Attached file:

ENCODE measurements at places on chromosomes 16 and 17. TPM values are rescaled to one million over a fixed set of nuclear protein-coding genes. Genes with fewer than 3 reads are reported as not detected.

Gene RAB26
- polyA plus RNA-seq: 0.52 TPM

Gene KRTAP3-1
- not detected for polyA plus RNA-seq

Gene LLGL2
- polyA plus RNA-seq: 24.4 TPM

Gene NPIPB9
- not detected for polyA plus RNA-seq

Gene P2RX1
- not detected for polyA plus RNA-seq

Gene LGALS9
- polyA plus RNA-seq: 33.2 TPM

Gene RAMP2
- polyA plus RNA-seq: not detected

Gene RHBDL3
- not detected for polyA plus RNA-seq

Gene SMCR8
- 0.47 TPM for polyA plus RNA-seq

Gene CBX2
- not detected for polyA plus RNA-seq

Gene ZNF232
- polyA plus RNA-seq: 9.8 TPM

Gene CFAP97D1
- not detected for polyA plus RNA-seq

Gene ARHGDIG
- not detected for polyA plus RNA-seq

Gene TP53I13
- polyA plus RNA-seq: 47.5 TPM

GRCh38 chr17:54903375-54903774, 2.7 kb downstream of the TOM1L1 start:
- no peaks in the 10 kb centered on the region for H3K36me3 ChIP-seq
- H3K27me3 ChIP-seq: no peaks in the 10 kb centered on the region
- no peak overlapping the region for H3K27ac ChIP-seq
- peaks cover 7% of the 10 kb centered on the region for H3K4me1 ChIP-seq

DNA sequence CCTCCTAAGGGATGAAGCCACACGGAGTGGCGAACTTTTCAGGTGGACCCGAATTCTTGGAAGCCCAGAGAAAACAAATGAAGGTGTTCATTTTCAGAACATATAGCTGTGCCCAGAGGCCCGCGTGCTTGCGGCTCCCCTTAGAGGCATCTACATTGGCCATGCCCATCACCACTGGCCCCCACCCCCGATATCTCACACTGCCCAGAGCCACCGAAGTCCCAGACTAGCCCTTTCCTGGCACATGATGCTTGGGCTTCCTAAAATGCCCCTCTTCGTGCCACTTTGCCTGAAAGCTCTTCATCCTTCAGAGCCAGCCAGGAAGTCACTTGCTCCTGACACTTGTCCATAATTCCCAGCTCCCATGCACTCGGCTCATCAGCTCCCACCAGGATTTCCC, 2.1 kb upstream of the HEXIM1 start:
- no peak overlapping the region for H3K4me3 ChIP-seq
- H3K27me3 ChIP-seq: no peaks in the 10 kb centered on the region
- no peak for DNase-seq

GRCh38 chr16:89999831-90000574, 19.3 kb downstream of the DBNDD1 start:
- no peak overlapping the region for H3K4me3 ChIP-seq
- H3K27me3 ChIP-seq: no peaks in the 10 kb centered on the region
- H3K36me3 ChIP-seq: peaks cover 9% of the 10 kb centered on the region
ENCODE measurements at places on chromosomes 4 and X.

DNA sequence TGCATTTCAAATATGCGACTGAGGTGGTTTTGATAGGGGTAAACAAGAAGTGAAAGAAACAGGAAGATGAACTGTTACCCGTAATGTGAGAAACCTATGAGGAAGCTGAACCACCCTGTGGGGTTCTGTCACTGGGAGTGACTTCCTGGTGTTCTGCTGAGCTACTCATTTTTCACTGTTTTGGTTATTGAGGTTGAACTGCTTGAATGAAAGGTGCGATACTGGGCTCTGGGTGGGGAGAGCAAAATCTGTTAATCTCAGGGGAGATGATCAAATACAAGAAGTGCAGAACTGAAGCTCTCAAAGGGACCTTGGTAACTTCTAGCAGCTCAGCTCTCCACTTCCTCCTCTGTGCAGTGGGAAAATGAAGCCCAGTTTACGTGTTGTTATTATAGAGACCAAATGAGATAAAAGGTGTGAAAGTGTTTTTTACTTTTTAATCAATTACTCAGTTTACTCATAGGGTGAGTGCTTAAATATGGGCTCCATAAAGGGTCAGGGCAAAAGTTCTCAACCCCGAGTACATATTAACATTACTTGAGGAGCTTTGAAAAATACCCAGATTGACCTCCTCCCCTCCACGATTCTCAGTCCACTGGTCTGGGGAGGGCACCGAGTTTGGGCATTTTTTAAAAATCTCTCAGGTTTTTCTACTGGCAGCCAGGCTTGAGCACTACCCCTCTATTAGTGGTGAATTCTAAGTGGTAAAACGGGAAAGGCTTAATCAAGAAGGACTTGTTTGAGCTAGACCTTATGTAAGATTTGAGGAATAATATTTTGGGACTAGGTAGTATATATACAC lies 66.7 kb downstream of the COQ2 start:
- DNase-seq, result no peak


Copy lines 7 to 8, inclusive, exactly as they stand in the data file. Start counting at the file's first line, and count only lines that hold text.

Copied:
- polyA plus RNA-seq: 24.4 TPM

Gene NPIPB9